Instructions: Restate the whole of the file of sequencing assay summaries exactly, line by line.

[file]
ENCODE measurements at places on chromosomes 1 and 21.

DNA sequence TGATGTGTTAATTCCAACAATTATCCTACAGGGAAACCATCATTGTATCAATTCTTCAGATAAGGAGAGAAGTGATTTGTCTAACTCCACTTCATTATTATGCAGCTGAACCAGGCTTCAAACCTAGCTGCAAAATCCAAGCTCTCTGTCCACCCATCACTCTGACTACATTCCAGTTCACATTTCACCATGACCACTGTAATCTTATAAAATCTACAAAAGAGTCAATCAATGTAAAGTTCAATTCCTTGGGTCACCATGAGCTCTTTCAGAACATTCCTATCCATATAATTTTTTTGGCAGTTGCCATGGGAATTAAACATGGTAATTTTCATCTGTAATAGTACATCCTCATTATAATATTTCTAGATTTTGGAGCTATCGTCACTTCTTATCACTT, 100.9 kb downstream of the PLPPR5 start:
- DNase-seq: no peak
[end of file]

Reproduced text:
ENCODE measurements at places on chromosomes 1 and 21.

DNA sequence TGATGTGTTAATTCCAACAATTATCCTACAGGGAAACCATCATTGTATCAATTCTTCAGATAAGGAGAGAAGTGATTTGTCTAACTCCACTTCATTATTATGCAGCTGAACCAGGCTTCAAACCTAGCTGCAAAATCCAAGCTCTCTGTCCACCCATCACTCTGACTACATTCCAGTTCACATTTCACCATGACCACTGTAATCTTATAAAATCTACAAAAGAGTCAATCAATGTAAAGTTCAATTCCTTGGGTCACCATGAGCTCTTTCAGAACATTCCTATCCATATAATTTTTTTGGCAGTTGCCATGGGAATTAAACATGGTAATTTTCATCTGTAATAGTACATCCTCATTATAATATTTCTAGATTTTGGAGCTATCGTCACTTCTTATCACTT, 100.9 kb downstream of the PLPPR5 start:
- DNase-seq: no peak